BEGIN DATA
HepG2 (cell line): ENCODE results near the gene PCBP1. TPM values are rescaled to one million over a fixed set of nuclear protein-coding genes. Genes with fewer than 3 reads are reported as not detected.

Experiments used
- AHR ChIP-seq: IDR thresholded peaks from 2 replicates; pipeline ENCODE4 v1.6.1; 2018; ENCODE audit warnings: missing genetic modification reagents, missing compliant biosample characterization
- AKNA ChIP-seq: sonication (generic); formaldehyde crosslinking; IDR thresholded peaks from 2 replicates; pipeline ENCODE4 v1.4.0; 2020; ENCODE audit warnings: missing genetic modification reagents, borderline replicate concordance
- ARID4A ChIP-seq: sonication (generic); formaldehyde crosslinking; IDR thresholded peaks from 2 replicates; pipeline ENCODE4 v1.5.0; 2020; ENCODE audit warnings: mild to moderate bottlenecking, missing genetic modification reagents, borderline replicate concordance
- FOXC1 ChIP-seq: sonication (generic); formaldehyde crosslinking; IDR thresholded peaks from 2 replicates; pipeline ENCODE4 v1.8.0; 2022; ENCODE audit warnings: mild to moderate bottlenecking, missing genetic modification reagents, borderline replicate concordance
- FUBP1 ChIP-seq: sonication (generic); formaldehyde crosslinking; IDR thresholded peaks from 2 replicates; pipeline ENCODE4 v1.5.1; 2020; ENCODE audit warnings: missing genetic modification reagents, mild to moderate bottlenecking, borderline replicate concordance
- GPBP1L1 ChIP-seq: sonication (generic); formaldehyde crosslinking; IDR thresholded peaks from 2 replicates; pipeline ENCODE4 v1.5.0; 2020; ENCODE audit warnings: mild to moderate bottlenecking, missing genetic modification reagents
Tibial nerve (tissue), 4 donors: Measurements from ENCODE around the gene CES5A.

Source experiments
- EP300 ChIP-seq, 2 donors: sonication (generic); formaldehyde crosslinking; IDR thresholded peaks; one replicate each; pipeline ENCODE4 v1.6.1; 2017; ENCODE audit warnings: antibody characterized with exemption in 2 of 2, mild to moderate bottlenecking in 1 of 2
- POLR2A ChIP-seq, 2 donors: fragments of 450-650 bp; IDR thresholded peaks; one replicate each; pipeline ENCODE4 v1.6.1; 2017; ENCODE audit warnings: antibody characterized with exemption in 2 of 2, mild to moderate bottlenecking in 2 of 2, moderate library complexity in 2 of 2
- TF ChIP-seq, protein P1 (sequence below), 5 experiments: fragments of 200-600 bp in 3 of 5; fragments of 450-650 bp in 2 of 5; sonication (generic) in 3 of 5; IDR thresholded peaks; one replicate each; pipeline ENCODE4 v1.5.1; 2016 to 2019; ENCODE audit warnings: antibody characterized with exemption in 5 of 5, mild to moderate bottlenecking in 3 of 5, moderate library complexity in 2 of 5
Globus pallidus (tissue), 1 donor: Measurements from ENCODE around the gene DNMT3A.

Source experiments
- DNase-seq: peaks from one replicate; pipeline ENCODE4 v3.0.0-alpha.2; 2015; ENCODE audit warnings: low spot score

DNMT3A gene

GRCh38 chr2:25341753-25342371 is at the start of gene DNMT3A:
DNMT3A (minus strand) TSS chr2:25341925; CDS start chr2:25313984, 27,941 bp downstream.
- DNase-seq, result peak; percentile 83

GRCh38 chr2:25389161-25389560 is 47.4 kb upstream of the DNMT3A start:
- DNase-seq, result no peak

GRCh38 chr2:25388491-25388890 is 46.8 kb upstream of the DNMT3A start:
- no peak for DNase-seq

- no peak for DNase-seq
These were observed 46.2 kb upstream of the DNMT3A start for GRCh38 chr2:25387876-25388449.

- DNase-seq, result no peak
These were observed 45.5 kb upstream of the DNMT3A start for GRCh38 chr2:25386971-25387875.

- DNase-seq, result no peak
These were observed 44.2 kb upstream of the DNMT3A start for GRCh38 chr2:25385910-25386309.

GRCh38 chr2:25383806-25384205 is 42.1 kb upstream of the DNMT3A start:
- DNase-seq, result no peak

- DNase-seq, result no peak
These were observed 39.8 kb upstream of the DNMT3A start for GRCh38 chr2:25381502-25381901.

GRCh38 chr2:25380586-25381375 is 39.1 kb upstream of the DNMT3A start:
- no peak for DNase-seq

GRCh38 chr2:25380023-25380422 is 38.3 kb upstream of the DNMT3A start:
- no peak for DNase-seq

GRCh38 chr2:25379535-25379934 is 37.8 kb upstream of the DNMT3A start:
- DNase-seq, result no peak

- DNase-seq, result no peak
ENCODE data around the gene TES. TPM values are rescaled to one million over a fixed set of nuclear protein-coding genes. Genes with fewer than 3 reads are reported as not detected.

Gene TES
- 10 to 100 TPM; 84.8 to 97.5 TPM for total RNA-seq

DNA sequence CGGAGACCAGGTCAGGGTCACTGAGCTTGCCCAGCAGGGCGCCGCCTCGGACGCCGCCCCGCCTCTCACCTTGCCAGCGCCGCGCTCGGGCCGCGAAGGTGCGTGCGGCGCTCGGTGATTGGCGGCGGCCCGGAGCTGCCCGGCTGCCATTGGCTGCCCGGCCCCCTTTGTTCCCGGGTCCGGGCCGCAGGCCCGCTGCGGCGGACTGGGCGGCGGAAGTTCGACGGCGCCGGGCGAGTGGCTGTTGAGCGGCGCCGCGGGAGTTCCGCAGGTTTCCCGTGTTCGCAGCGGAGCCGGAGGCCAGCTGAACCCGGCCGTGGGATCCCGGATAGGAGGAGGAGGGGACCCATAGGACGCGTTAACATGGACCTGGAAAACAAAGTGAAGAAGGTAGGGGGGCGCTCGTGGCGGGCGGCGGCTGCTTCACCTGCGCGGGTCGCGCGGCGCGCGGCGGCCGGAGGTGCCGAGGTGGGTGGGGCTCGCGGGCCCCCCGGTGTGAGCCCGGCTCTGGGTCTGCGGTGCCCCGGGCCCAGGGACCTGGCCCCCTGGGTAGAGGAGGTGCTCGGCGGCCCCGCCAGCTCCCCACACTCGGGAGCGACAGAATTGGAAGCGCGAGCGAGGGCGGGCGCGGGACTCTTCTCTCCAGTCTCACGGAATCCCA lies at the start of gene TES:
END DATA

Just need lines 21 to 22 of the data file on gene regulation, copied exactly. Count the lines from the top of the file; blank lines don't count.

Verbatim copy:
GRCh38 chr2:25389161-25389560 is 47.4 kb upstream of the DNMT3A start:
- DNase-seq, result no peak